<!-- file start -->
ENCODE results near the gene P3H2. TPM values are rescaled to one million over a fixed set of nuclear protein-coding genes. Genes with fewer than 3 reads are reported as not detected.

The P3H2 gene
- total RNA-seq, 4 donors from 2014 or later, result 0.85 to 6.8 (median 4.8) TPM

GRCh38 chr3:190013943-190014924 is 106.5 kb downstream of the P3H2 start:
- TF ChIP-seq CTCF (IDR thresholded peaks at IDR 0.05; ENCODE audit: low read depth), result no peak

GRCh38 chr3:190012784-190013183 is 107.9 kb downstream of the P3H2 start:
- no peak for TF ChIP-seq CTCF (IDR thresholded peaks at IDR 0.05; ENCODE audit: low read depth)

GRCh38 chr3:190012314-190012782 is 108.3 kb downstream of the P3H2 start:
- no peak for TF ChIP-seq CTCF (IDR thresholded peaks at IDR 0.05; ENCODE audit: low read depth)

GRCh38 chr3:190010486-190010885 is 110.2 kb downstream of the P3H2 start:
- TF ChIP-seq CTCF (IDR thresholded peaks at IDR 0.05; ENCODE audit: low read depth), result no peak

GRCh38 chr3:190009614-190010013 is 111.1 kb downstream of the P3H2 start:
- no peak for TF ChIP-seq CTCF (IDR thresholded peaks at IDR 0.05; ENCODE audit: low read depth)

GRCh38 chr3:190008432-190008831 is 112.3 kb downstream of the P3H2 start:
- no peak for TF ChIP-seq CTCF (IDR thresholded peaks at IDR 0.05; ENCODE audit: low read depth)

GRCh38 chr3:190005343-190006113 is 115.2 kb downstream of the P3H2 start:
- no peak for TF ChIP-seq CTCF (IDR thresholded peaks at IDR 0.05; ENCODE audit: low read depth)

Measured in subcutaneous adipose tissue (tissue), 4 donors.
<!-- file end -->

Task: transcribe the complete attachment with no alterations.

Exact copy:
ENCODE results near the gene P3H2. TPM values are rescaled to one million over a fixed set of nuclear protein-coding genes. Genes with fewer than 3 reads are reported as not detected.

The P3H2 gene
- total RNA-seq, 4 donors from 2014 or later, result 0.85 to 6.8 (median 4.8) TPM

GRCh38 chr3:190013943-190014924 is 106.5 kb downstream of the P3H2 start:
- TF ChIP-seq CTCF (IDR thresholded peaks at IDR 0.05; ENCODE audit: low read depth), result no peak

GRCh38 chr3:190012784-190013183 is 107.9 kb downstream of the P3H2 start:
- no peak for TF ChIP-seq CTCF (IDR thresholded peaks at IDR 0.05; ENCODE audit: low read depth)

GRCh38 chr3:190012314-190012782 is 108.3 kb downstream of the P3H2 start:
- no peak for TF ChIP-seq CTCF (IDR thresholded peaks at IDR 0.05; ENCODE audit: low read depth)

GRCh38 chr3:190010486-190010885 is 110.2 kb downstream of the P3H2 start:
- TF ChIP-seq CTCF (IDR thresholded peaks at IDR 0.05; ENCODE audit: low read depth), result no peak

GRCh38 chr3:190009614-190010013 is 111.1 kb downstream of the P3H2 start:
- no peak for TF ChIP-seq CTCF (IDR thresholded peaks at IDR 0.05; ENCODE audit: low read depth)

GRCh38 chr3:190008432-190008831 is 112.3 kb downstream of the P3H2 start:
- no peak for TF ChIP-seq CTCF (IDR thresholded peaks at IDR 0.05; ENCODE audit: low read depth)

GRCh38 chr3:190005343-190006113 is 115.2 kb downstream of the P3H2 start:
- no peak for TF ChIP-seq CTCF (IDR thresholded peaks at IDR 0.05; ENCODE audit: low read depth)

Measured in subcutaneous adipose tissue (tissue), 4 donors.